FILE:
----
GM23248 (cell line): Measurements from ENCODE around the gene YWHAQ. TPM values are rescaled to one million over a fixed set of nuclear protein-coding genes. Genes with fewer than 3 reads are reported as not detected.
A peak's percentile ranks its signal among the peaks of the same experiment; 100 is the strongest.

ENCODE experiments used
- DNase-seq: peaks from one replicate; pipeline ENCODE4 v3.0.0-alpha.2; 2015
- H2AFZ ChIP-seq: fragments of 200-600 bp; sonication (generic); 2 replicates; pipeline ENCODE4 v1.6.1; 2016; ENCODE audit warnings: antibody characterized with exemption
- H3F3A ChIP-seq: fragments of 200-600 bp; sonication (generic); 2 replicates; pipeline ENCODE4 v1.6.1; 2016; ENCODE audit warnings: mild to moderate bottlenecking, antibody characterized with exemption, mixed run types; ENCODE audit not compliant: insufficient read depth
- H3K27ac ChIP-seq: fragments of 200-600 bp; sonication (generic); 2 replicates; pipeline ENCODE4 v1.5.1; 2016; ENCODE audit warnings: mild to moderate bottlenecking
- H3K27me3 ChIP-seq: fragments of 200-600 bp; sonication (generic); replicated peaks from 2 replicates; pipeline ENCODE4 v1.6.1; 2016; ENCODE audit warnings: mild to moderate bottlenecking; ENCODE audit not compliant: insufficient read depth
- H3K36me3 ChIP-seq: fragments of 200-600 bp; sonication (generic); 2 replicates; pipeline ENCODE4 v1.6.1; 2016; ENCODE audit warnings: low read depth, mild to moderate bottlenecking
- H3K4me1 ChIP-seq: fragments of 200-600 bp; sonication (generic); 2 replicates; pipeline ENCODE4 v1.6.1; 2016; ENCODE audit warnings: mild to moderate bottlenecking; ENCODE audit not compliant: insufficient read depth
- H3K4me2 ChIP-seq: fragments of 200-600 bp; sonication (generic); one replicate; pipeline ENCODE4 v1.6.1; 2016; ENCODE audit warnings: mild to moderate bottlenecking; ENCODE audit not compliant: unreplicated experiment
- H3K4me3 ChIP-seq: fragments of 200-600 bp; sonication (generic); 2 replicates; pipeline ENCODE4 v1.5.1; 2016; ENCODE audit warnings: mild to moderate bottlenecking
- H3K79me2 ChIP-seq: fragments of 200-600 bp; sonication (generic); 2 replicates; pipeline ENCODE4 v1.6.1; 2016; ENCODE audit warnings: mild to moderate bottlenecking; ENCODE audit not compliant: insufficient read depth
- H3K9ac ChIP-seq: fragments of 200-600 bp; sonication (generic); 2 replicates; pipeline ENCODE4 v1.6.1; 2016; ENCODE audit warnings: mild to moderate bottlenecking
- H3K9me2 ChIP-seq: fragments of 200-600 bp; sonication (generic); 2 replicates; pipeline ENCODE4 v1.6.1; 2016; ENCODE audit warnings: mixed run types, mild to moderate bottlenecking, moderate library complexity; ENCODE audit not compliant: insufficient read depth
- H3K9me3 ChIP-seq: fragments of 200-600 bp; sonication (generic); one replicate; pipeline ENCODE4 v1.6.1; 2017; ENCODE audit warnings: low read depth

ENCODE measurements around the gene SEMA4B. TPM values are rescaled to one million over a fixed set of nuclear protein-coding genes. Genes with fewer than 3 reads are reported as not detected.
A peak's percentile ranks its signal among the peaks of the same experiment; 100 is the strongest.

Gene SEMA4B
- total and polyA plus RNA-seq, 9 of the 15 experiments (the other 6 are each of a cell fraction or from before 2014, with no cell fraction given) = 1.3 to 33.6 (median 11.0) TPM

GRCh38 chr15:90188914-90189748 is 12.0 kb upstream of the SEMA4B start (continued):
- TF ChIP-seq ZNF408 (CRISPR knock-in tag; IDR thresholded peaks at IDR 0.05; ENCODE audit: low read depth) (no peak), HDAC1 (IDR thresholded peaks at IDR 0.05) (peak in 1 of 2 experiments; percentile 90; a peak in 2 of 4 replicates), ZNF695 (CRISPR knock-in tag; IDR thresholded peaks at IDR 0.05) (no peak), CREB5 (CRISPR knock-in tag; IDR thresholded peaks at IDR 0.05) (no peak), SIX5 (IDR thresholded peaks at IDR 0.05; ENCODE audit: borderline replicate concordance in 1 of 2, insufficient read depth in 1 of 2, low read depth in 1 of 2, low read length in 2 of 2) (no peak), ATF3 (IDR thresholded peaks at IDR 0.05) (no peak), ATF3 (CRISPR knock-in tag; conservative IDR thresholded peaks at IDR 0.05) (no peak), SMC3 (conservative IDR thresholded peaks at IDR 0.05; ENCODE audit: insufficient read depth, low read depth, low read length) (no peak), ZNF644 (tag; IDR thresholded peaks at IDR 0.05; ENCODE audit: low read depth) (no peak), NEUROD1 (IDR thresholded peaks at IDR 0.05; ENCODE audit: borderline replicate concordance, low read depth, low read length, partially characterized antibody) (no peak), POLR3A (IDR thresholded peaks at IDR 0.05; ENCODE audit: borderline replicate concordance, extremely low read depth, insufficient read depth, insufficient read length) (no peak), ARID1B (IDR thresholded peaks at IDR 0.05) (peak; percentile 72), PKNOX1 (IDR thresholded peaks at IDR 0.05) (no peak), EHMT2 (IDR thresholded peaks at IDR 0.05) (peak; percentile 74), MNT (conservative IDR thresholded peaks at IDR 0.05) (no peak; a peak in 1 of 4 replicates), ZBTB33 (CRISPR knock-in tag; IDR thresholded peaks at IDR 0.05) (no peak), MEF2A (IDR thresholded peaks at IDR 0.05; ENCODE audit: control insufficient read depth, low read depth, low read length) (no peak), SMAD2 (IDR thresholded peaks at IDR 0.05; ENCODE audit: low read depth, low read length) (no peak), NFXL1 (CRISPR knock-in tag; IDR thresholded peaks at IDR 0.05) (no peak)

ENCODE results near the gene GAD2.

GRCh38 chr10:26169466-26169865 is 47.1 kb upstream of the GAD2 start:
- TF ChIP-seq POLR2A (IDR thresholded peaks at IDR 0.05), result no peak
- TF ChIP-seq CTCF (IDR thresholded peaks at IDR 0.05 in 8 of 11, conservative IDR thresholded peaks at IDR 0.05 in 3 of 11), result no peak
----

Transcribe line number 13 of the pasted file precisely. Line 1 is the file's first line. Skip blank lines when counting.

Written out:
- H3K79me2 ChIP-seq: fragments of 200-600 bp; sonication (generic); 2 replicates; pipeline ENCODE4 v1.6.1; 2016; ENCODE audit warnings: mild to moderate bottlenecking; ENCODE audit not compliant: insufficient read depth